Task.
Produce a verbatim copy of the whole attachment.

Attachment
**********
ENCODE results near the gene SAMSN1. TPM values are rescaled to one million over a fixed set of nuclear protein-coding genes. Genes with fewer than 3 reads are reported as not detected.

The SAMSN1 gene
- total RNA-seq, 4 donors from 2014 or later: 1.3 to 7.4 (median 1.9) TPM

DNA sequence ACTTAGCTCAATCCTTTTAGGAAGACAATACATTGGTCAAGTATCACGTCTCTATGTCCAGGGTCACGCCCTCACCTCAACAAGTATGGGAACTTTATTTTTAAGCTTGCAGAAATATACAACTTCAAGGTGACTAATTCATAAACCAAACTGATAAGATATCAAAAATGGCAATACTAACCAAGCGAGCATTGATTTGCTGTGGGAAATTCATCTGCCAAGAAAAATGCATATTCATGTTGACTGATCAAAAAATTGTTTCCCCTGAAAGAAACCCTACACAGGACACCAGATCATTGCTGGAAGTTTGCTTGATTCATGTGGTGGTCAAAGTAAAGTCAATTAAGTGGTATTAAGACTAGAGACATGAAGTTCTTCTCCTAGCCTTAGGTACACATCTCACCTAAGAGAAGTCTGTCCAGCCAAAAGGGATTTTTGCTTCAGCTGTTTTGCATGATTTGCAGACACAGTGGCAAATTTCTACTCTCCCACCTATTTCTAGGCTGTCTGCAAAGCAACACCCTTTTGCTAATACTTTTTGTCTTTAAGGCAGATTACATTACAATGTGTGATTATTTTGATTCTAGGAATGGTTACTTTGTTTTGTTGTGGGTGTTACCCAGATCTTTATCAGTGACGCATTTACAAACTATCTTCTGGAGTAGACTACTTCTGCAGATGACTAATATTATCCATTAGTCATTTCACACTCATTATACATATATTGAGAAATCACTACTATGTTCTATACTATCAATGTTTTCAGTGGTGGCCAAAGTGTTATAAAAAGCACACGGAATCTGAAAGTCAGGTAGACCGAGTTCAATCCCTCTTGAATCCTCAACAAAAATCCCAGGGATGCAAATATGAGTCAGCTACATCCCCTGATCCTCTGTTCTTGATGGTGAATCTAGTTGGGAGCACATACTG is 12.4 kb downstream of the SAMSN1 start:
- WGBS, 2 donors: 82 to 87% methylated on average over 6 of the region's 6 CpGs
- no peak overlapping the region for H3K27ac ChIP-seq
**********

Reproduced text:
ENCODE results near the gene SAMSN1. TPM values are rescaled to one million over a fixed set of nuclear protein-coding genes. Genes with fewer than 3 reads are reported as not detected.

The SAMSN1 gene
- total RNA-seq, 4 donors from 2014 or later: 1.3 to 7.4 (median 1.9) TPM

DNA sequence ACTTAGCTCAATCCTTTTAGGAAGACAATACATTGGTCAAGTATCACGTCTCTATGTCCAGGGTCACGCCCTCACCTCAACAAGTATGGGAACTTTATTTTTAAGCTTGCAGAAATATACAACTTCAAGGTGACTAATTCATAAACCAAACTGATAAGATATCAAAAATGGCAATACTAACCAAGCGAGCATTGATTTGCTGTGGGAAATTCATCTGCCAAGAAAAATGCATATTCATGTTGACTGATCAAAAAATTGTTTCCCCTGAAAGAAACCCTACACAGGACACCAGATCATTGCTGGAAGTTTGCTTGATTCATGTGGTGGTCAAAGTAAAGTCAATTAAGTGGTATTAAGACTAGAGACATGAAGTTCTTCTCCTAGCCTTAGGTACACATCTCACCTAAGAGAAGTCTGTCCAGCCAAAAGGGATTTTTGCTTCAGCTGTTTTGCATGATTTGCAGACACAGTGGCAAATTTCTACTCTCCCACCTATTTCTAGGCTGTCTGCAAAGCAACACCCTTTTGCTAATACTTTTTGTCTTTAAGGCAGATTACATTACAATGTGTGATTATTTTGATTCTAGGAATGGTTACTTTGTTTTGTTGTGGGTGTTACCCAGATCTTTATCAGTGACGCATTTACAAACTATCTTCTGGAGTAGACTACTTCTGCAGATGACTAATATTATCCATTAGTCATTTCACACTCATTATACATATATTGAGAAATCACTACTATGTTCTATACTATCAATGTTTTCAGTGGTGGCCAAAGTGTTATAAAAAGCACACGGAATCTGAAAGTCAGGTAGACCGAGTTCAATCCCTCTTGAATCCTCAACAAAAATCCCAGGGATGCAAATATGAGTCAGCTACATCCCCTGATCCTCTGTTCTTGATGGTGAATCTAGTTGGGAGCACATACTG is 12.4 kb downstream of the SAMSN1 start:
- WGBS, 2 donors: 82 to 87% methylated on average over 6 of the region's 6 CpGs
- no peak overlapping the region for H3K27ac ChIP-seq